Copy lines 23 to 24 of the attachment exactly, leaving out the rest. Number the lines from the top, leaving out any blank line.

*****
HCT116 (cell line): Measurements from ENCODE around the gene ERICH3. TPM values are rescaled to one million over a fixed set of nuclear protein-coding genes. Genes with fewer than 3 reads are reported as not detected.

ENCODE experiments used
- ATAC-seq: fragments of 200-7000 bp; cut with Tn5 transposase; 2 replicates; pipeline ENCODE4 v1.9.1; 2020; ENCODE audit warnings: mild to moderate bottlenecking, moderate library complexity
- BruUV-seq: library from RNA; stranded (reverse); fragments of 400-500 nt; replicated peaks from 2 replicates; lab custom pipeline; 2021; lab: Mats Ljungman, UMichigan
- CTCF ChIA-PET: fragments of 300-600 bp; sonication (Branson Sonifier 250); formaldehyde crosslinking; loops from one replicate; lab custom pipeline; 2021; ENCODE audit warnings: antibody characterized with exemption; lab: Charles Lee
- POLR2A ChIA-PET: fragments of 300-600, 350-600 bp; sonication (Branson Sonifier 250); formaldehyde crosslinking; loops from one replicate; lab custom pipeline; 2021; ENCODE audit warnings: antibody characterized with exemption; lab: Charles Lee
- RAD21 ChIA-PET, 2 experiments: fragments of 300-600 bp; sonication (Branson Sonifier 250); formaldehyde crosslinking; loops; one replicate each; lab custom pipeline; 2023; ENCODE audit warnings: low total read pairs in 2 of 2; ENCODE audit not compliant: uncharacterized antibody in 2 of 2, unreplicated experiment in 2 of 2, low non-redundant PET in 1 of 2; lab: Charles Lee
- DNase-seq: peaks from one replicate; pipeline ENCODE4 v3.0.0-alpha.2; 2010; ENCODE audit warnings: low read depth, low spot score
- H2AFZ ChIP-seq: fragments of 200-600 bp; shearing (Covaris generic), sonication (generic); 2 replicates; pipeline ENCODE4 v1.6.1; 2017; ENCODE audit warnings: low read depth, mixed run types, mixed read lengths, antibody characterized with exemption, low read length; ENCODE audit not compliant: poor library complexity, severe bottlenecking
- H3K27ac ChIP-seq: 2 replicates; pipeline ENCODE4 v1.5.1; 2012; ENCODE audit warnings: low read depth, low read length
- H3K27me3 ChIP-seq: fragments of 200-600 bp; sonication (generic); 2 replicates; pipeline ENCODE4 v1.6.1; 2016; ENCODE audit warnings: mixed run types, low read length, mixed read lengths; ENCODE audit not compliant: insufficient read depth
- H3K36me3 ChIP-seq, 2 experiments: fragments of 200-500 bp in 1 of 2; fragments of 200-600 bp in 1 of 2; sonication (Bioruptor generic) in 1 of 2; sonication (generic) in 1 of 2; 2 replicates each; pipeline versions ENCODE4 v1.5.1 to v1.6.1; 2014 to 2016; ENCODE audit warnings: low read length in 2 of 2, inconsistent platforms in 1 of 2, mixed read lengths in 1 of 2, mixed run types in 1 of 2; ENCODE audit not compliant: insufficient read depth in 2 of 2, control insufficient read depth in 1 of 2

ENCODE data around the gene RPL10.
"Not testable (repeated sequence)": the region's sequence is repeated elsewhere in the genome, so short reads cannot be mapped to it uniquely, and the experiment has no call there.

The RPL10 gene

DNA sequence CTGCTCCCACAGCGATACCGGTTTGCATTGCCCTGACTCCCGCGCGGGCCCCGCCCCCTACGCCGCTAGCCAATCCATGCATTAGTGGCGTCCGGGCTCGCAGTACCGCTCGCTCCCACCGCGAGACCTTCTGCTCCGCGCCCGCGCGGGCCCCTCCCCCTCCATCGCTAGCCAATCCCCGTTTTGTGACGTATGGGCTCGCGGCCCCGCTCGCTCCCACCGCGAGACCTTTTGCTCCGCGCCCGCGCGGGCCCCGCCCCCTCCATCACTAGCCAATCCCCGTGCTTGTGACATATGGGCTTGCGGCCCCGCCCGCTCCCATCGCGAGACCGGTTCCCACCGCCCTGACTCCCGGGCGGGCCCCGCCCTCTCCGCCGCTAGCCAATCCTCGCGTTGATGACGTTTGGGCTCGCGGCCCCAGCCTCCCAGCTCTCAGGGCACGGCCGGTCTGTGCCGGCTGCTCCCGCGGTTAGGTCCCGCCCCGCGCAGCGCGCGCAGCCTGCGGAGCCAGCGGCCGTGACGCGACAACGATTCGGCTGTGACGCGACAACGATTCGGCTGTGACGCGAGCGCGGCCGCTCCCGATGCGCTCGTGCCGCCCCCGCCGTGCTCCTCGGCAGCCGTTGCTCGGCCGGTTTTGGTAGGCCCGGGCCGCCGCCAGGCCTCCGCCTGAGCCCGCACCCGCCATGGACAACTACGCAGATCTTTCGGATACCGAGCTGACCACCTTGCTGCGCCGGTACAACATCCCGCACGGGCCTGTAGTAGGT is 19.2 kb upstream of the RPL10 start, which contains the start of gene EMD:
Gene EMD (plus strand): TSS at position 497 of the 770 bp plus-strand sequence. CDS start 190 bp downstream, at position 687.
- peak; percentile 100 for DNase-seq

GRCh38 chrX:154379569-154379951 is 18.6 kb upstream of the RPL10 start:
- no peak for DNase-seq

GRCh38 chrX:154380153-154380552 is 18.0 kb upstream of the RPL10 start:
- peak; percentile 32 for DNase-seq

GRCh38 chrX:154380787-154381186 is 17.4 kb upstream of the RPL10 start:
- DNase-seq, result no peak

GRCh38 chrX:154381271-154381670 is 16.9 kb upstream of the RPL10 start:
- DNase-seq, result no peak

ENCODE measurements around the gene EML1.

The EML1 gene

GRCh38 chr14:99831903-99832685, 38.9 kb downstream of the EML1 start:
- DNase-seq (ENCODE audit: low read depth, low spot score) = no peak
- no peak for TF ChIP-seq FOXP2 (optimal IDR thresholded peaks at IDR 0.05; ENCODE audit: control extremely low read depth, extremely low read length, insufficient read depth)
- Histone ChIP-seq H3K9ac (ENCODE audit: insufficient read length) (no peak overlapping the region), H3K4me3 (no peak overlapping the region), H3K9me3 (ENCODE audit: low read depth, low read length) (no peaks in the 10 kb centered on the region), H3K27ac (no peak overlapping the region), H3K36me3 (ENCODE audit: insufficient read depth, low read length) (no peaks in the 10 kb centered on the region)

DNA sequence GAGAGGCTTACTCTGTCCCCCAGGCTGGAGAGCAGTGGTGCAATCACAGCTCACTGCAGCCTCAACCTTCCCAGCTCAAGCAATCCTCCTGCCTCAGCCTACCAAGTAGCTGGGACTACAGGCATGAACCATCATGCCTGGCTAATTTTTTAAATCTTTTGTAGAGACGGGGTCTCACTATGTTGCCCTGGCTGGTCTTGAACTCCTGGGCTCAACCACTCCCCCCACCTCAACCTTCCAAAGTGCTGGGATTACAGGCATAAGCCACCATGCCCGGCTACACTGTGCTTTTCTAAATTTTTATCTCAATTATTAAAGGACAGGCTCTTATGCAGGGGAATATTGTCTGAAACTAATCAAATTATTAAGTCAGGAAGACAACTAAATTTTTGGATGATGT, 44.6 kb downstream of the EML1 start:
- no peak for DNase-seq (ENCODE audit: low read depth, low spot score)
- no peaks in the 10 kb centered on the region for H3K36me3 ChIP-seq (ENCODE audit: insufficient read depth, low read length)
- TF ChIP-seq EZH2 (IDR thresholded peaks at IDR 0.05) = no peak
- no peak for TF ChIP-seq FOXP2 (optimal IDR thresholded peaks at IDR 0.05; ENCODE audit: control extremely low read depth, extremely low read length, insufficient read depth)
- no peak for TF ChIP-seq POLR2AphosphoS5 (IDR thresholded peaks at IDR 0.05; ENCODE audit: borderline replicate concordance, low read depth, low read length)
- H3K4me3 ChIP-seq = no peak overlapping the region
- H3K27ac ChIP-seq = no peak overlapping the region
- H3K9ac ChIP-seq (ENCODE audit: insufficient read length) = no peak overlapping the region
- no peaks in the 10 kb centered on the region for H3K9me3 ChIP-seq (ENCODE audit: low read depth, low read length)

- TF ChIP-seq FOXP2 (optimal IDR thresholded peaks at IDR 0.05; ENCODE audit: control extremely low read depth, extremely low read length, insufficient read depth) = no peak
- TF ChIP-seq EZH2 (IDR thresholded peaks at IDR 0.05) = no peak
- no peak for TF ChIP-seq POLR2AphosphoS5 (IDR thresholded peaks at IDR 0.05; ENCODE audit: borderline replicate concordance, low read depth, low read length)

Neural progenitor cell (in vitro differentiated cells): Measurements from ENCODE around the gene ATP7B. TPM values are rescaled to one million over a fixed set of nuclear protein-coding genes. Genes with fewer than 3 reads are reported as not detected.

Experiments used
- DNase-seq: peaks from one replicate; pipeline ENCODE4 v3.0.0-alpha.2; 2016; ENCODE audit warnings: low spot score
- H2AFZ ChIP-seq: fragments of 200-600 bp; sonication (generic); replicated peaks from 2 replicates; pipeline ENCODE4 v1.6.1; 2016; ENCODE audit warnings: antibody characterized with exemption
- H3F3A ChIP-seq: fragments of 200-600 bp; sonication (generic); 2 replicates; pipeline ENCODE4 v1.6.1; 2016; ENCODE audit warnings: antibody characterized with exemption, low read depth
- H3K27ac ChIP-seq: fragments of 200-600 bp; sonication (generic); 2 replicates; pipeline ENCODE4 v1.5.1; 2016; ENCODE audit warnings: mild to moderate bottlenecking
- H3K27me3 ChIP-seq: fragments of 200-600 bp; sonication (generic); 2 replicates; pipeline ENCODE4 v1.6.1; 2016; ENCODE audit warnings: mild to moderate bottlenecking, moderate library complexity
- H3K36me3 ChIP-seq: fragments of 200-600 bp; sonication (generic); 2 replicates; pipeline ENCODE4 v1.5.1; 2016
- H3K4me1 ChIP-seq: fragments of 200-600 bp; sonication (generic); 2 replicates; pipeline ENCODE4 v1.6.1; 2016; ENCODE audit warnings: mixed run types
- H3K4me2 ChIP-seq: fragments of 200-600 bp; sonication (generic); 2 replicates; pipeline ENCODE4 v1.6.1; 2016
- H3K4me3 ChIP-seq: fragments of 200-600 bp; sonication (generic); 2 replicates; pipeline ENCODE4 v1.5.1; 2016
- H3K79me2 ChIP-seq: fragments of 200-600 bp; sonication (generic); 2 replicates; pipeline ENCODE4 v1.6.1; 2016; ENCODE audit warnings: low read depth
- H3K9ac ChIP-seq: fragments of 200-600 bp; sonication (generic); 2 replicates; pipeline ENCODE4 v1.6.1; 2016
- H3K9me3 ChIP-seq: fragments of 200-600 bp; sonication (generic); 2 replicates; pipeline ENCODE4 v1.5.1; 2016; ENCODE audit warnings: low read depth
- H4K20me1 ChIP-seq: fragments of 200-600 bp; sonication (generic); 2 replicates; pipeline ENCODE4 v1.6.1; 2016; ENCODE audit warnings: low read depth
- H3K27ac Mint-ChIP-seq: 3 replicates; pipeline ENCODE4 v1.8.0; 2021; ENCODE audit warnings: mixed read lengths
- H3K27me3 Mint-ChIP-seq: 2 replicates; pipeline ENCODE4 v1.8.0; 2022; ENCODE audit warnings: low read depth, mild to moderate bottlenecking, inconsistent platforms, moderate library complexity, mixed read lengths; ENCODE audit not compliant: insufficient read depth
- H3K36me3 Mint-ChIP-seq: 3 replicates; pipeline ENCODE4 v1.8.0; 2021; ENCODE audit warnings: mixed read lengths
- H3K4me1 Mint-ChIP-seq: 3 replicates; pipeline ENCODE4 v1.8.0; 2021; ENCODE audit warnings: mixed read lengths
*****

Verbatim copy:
GRCh38 chrX:154380787-154381186 is 17.4 kb upstream of the RPL10 start:
- DNase-seq, result no peak